[Image above] The television series “The Mandalorian” uses a novel LED wall to create backgrounds for the show, overcoming some of the challenges faced by green-screen compositing. Credit: Insider, YouTube
I am not one of those people who signed up for Disney+ when it launched last year, but I have many friends who did. And based on their social media posts, the biggest takeaway from the new streaming service is Baby Yoda.
Technically, this character from the Star Wars television series “The Mandalorian” is called The Child, but fans quickly nicknamed the creature Baby Yoda because it is the same species as Yoda from the original Star Wars film franchise. (The true name of this species is unknown.)
This month, the popularity of Baby Yoda dropped substantially with the release of season 2 (one does not simply eat the eggs of an endangered species). But another aspect of “The Mandalorian” continues to impress fans—the novel technology used to generate backgrounds in the show.
Chroma key compositing and the drawbacks of green screens
When traveling to location for a film is not possible, producers typically rely on a visual-effects and post-production technique called chroma key compositing to create backgrounds.
Chroma key compositing involves layering two images or video streams together based on color hues. A key color or color range is made transparent, and then it is replaced with content from other film or digital material.
The technique was initially developed in the 1930s using solid blue screens (blue was the key color that would be made transparent). Since the 1990s, however, green screens became more common.
Chroma key compositing is now a well-established technique in the film industry, but there still exists some challenges that come with it. In particular, colored light often reflects off the solid-colored screen and “spills” onto the subject, requiring removal during post-production. The color of the screen also generally cannot be used anywhere else in the shot, which places some limits on set and costume designers. And because of the limitations in rendering computer graphic content, movements of the camera are often restricted to a dolly track or a few preselected shots for which the content, such as lighting, is already prepared.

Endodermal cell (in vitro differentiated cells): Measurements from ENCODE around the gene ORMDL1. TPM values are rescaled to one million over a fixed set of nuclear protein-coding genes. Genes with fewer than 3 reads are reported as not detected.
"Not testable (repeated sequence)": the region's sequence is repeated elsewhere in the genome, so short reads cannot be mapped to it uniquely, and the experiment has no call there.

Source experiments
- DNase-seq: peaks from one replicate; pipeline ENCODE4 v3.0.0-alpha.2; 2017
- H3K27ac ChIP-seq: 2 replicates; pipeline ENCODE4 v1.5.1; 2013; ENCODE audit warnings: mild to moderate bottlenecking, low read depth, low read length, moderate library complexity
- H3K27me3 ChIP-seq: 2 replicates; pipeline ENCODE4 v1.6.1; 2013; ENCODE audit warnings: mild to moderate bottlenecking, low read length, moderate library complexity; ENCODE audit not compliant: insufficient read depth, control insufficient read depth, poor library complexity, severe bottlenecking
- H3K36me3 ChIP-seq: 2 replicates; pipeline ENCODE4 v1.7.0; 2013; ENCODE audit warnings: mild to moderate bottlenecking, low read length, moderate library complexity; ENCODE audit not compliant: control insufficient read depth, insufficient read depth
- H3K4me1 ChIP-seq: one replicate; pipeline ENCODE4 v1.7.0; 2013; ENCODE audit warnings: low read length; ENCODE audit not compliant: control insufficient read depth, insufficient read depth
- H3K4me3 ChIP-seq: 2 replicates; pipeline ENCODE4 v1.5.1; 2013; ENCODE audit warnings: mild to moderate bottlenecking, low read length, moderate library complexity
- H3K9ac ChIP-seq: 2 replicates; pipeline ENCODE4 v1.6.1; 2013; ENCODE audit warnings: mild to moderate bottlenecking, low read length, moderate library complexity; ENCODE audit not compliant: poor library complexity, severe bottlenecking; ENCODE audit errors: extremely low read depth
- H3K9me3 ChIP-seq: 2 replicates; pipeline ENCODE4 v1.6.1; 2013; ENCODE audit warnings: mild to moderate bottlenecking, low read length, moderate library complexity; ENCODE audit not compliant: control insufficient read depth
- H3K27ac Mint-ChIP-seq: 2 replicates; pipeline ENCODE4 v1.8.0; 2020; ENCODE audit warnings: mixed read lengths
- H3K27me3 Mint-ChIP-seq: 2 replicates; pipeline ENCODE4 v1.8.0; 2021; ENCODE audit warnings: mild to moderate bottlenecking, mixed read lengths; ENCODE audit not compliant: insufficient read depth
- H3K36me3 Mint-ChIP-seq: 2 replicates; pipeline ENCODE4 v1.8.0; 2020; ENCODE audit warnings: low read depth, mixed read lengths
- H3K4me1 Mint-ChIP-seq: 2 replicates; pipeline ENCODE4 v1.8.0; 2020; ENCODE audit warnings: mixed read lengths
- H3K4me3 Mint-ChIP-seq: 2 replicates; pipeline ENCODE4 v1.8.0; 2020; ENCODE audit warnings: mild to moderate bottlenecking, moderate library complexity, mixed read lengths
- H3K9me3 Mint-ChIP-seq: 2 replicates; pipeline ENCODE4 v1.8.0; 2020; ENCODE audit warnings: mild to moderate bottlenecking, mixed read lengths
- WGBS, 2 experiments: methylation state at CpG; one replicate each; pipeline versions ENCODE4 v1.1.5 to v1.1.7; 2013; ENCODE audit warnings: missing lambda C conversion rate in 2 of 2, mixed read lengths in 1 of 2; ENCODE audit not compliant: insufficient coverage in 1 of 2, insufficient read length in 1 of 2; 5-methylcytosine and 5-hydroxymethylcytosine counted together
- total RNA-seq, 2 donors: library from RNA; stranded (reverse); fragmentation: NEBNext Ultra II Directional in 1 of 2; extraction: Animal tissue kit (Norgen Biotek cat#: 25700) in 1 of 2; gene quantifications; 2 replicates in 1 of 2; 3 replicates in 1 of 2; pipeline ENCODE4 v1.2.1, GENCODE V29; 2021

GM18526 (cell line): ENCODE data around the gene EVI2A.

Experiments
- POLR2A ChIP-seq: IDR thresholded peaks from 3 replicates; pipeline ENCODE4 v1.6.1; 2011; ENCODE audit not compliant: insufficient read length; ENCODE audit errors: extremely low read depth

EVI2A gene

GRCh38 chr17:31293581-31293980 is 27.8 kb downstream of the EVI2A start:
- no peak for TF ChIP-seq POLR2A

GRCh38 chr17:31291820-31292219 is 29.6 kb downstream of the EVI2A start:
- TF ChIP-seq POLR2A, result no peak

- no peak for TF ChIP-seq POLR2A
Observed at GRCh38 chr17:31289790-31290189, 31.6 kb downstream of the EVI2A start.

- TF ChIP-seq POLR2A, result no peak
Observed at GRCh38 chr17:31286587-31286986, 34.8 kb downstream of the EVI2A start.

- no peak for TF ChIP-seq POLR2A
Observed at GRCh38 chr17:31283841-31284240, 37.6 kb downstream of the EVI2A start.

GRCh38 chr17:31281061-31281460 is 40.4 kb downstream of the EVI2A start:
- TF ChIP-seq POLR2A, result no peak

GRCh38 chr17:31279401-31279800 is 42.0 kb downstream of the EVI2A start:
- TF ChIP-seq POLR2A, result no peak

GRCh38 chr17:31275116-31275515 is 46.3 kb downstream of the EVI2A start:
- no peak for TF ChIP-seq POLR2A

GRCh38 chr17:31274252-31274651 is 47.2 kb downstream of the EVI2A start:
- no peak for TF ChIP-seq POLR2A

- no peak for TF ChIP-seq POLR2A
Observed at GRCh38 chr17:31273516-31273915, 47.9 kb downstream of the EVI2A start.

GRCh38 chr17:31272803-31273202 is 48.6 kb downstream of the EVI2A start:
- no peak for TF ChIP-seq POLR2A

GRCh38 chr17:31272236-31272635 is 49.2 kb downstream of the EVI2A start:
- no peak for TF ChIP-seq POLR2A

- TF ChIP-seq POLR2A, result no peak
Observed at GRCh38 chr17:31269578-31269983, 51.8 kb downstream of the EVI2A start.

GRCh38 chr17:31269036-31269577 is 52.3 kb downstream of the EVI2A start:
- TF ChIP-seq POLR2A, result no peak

The cutting-edge background technology used in “The Mandalorian”, though, solves all of these problems.
LED screens offer seamless movie backgrounds
Instead of chroma key compositing, “The Mandalorian” relied on an innovative virtual production workflow called ILM StageCraft, or the Volume.
The Volume is a giant LED wall that comprises 1,326 individual LED screens of a 2.84-mm pixel pitch. It is 20 feet tall, 270 degrees around, and 75 feet wide (180 feet in circumference). It includes an LED video ceiling set on top; only the floor of the Volume does not contain LEDs.
Compared to chroma key compositing—and other back- or front-screen projection technologies—the Volume allows for a dynamic shooting environment that can automatically adjust to a camera’s movement, so the background appears natural in terms of both positioning and lighting. This ability also negates the problem of light “spill” that must be removed during post-production because all reflected light from the screen matches the desired environment. And because no key color is being reserved for removal later, there are no limits on colors for set and costume design.
An American Cinematographer article explains that the idea for the Volume stemmed from work on the Star Wars movie “Rogue One” in 2016. For that movie, a large cylindrical LED wall was built for use in the space battle landings and cockpit sequences. That wall was used purely for lighting purposes, but advances in LED technology since that movie came out allowed for the Volume to leverage new panels and push the envelope on real-time, in-camera visual effects.
Of course, filmmakers have used LED walls on smaller scales for years. But “‘The Mandalorian’ is the first real demonstration of what’s possible using this technology,” a TechCrunch article says.
The video below providers a closer look at the LED wall technology, which we’ll likely see much more of across the film industry in the near future.